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Use of Subcolour for Layered Textures

IP.com Disclosure Number: IPCOM000100774D
Original Publication Date: 1990-Jun-01
Included in the Prior Art Database: 2005-Mar-16
Document File: 4 page(s) / 152K

Publishing Venue

IBM

Related People

Todd, SJ: AUTHOR

Abstract

A method is disclosed that uses subcolour for layered textures in graphic products. Three dimensional textured surfaces are simulated such as upper layer of cloud cover with lower layers of land and sea texture. Attributes from multiple surface layers are combined into a single set of attributes. Coded examples are from the IBM UK Winchester Solid Modeller system but are applicable in principle to other systems.

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Use of Subcolour for Layered Textures

       A method is disclosed that uses subcolour for layered
textures in graphic products.  Three dimensional textured surfaces
are simulated such as upper layer of cloud cover with lower layers of
land and sea texture.  Attributes from multiple surface layers are
combined into a single set of attributes.  Coded examples are from
the IBM UK Winchester Solid Modeller system but are applicable in
principle to other systems.

      Texturing is a process which associates with each position in
space a set of surface attributes.  These attributes include basic
colour, gloss, colour of hilight, and the amount and colour of light
transmitted through the surface.  Where transmission through a
surface occurs, objects behind the surface can be seen. It is often
convenient to consider a single object with multiple surface layers.
If the upper layer permits transmission, the lower layer is seen.

      The article comprises two parts:
1.   A multilayer surface described by including a sublayer
identifier as one of the surface attributes.  The outermost surface
layer is associated with the object.  The next layer is associated as
the sublayer of this outer layer, and so on to any required number of
layers.
2.   The effect of a multilayer surface is closely approximated by an
appropriate combination of the surface attributes for each layer into
a single set of surface attributes.   This permits multilayer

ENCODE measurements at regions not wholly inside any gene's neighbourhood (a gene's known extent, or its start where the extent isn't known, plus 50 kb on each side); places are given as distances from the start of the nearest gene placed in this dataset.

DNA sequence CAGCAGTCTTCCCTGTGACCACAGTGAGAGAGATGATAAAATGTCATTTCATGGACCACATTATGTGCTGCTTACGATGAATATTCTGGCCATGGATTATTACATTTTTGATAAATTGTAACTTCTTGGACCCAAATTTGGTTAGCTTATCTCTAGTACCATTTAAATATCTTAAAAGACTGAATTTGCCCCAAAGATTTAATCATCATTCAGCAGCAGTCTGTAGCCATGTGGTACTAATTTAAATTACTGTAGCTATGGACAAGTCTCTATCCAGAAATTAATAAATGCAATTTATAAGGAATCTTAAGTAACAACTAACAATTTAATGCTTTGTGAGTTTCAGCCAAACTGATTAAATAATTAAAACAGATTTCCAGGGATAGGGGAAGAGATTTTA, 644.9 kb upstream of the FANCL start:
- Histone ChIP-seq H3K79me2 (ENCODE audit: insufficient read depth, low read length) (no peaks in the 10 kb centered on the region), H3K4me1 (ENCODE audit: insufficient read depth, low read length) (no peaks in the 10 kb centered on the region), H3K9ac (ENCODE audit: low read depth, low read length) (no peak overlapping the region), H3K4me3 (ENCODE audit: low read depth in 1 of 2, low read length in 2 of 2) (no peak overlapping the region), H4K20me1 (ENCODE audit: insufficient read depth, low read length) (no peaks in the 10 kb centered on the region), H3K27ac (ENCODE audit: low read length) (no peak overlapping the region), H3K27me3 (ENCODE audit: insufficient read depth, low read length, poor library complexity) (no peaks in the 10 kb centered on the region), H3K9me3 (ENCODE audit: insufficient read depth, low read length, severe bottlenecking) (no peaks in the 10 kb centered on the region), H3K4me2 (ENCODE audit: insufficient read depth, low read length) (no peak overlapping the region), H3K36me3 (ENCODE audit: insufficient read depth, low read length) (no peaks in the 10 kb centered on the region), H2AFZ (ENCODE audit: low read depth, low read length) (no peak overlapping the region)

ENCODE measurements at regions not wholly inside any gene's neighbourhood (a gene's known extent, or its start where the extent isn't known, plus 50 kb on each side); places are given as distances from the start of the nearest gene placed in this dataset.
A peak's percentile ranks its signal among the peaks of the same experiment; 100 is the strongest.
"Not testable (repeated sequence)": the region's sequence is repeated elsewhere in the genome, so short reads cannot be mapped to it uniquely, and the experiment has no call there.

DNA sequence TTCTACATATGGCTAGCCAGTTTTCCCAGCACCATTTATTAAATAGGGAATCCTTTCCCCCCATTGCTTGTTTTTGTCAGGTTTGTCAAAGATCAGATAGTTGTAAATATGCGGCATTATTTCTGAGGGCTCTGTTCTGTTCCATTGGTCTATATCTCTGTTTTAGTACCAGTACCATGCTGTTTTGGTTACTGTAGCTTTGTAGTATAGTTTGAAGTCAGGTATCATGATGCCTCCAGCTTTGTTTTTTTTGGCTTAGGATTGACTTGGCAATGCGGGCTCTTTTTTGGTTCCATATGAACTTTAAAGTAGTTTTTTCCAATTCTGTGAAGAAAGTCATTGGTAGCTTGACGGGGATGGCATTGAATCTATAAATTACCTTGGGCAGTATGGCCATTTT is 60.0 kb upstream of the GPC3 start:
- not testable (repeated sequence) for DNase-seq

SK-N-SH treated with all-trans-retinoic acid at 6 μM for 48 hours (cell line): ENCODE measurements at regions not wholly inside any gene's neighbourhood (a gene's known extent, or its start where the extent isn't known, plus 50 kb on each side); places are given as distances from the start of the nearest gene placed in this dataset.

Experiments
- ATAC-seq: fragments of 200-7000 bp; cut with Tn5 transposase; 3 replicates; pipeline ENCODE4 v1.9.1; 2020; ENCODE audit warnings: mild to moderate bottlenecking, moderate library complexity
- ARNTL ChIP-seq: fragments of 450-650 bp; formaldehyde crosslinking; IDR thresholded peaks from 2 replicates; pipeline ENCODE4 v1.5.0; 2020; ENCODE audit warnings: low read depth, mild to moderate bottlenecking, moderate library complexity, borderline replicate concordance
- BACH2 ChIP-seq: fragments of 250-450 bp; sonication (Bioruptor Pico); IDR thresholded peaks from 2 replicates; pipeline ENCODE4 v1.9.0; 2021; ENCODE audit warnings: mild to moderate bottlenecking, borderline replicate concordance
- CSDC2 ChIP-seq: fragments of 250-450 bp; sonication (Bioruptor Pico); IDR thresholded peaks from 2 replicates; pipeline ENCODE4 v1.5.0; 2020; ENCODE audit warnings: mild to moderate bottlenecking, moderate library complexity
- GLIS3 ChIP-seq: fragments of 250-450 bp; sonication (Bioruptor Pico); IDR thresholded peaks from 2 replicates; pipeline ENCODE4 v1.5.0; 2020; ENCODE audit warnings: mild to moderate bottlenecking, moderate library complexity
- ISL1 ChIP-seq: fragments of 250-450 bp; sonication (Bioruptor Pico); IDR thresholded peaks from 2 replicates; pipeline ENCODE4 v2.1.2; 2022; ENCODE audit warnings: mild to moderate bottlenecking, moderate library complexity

surfaces to be handled within the surface attribute code without
impact on higher level code that performs operations such as
lightning and ray-tracing.

      Multilayer Texture Definition
The figure on the next page shows an example of a multilayer texture
in which the two important texture definition lines are:
      band(1)   colour(white ref_prop 1) subcolour(2)
      band(1)   colour(white ref_prop 0.7) subcolour(2)

      The first of these bands has an upper surface layer that is
completely see-through (ref_prop 1).  Thus we can see the fractal
subsurface (subcolour 2) clearly through the upper surface.

      The upper layer for the second band only transmits 70 percent
of light (ref_prop 1).  Thus we can see the fractal subsurface
(subcolour 2) clearly through the upper surface.

      The upper layer for the second band only transmits 70 percent
of light (ref_prop 0.7), and the other 30 percent is diffusely
radiated.  This band uses the same fractal subsurface, but it is only
seen somewhat clouded; notice the impurity of the black bands.

      Rules for Combining Surface Layers
 The rules permit the attributes for multilayer surfaces to be
combined into a single set of attributes that gives almost the same
effect.  A surface is described at the lowest level by the following
attributes:
dif_rgb   the proportion of incoming light dispersed by diffuse
radiation.
spe_rgb   the proportion of incoming light dispersed by specular
reflection.
re...